How much lecithin should you use in your oil? Typically, a ratio of one teaspoon to one tablespoon of sunflower lecithin to one cup of coconut oil is considered enough. If you’re using a crockpot, slow cooker, or saucepan, add the oil and decarboxylated cannabis when “cooking” the oil preparation.
Advantages of lecithin in cannabutter
If your recipe uses cannabutter to make a water-based edible like gummies, then lecithin will help blend the melted butter and water.
On the other hand, lecithin may not be needed in most cannabis butter, as it is often used to make baked goods like pot brownies. Baked goodies often already have eggs, a natural lecithin source.
You can add lecithin to your cannabis butter for use in any recipe to emulsify the fat with water or ensure that your cannabis infusion is evenly distributed throughout the recipe.
A very important thing to remember with cannabis butter, though, is to make sure not to add lecithin during the infusion phase. Cannabis butter is made by adding butter and water with decarboxylated cannabis in a tool such as a crockpot, slow cooker, or saucepan. After the butter has been infused with cannabis, it cools and separates from the water, which is discarded. If you add lecithin before this phase, the water and butter can emulsify together, leaving you with a batch of cannabis-infused butter water you probably want to avoid.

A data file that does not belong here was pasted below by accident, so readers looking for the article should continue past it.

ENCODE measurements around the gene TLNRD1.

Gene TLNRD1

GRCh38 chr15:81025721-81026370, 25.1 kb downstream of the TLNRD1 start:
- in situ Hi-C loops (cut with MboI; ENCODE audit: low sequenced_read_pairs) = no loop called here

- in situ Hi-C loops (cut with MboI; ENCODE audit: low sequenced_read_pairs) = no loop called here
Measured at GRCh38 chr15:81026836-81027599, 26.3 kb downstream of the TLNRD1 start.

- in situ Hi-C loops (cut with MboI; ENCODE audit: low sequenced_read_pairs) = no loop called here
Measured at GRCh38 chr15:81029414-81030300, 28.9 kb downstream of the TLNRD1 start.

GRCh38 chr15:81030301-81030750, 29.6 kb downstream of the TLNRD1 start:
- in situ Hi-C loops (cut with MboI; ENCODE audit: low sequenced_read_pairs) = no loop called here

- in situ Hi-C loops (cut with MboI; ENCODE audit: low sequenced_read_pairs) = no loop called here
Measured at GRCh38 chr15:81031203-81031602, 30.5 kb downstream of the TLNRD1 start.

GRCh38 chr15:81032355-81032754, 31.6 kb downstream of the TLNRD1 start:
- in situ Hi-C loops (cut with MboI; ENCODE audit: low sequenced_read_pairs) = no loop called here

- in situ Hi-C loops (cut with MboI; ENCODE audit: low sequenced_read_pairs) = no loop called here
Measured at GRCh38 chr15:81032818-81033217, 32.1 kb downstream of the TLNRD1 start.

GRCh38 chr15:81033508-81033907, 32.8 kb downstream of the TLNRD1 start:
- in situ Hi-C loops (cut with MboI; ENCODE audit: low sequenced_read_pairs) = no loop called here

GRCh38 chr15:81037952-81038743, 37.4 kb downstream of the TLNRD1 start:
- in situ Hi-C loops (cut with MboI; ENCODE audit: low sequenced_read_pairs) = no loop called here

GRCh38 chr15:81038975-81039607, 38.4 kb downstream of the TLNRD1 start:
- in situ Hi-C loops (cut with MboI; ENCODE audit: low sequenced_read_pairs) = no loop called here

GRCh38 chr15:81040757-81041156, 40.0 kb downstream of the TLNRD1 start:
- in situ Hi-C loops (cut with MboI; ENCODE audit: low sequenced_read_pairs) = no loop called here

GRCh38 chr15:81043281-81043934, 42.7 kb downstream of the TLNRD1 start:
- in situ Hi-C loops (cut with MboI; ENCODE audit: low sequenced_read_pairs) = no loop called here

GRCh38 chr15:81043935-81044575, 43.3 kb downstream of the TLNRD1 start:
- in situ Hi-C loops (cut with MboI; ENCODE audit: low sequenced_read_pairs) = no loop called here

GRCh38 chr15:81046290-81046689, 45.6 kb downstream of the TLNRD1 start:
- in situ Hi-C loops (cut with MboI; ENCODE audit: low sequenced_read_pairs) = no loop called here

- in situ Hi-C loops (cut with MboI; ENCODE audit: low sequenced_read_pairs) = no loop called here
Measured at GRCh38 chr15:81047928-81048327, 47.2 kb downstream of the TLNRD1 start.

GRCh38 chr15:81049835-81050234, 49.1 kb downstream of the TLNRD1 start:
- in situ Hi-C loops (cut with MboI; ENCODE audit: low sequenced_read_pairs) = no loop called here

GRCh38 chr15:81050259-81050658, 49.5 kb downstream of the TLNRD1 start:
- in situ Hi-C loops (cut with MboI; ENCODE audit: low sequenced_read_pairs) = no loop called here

The pros and cons of using soy lecithin
The main benefits of lecithin are its use as an emulsifier and its potential ability to increase metabolism and the bioavailability of cannabis.
In addition, research has also found that soy lecithin could potentially be used to help reduce cholesterol and that for middle-aged women, it may be able to reduce the fatigue caused by menopause.4
Lecithin is considered “generally safe” by the US Food and Drug Administration. Still, there are some commonly reported side effects, including other reported side effects of lectin, such as diarrhea, nausea, abdominal pain, and bleeding. There is also speculation that emulsifiers like lecithin may have adverse effects on the intestines and the microorganisms that live inside us.5